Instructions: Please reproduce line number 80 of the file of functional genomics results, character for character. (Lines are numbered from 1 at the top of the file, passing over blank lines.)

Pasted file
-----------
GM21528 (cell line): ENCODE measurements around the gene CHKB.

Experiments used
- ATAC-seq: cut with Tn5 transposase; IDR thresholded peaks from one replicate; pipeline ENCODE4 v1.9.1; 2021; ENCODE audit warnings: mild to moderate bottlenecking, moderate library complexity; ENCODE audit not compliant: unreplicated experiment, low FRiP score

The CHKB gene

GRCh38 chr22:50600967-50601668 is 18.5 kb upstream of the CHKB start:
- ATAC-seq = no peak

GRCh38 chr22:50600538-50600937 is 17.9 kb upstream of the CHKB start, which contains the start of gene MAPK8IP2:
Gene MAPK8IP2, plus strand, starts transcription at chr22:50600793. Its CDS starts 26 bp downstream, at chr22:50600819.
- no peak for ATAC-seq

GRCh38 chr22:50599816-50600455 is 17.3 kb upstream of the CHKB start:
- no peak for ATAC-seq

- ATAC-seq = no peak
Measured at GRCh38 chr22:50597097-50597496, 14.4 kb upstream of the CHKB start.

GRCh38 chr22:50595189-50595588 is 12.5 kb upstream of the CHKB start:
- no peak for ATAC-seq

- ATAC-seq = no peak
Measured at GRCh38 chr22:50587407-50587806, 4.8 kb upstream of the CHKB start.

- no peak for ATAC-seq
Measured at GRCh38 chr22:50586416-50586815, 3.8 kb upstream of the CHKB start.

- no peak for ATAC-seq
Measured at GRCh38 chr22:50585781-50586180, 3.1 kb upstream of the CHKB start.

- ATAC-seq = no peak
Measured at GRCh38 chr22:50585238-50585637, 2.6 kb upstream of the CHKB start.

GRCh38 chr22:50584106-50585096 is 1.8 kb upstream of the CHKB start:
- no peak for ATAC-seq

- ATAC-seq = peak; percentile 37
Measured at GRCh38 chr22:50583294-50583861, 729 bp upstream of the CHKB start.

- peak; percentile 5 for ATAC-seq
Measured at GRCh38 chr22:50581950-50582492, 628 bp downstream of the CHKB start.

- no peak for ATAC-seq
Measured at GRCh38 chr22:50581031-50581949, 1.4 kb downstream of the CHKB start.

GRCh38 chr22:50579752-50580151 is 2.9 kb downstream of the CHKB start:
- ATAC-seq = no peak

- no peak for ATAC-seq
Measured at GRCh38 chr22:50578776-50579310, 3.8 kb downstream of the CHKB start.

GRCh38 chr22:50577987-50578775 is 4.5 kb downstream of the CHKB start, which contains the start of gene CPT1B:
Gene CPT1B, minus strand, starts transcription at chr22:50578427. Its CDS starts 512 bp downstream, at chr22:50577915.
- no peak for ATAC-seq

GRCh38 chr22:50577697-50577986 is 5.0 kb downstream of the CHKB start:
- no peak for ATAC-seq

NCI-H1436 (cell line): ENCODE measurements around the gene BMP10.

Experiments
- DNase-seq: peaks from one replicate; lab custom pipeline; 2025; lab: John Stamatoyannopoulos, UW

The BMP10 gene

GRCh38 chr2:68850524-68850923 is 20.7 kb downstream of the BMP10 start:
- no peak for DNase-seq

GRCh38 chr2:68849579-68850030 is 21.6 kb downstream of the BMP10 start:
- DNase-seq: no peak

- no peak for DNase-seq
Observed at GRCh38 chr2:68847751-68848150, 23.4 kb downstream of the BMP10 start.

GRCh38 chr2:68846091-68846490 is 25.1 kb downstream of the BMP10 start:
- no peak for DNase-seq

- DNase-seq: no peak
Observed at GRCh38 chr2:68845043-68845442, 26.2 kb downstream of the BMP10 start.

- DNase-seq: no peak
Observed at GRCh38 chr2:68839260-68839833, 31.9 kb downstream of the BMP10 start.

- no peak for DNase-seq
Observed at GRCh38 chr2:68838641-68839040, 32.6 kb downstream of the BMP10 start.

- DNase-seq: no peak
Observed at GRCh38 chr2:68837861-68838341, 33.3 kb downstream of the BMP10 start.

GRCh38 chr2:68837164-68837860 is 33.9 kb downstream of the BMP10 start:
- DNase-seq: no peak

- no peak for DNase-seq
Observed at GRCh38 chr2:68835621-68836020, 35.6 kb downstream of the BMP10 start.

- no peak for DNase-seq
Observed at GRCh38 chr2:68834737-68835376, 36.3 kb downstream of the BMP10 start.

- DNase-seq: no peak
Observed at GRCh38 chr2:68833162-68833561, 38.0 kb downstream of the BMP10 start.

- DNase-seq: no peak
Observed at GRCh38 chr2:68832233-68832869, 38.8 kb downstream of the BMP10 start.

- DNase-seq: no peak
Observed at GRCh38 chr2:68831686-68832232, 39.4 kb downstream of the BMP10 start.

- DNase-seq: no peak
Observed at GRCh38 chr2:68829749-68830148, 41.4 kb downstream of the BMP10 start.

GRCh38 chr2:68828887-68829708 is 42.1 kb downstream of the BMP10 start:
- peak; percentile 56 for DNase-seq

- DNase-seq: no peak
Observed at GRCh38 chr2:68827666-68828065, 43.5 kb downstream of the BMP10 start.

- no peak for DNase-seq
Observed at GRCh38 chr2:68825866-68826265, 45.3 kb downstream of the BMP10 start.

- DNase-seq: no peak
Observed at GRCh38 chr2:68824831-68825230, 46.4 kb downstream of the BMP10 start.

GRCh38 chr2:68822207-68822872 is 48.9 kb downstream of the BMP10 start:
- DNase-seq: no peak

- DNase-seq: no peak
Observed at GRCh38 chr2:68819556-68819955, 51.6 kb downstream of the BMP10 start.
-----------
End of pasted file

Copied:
Observed at GRCh38 chr2:68825866-68826265, 45.3 kb downstream of the BMP10 start.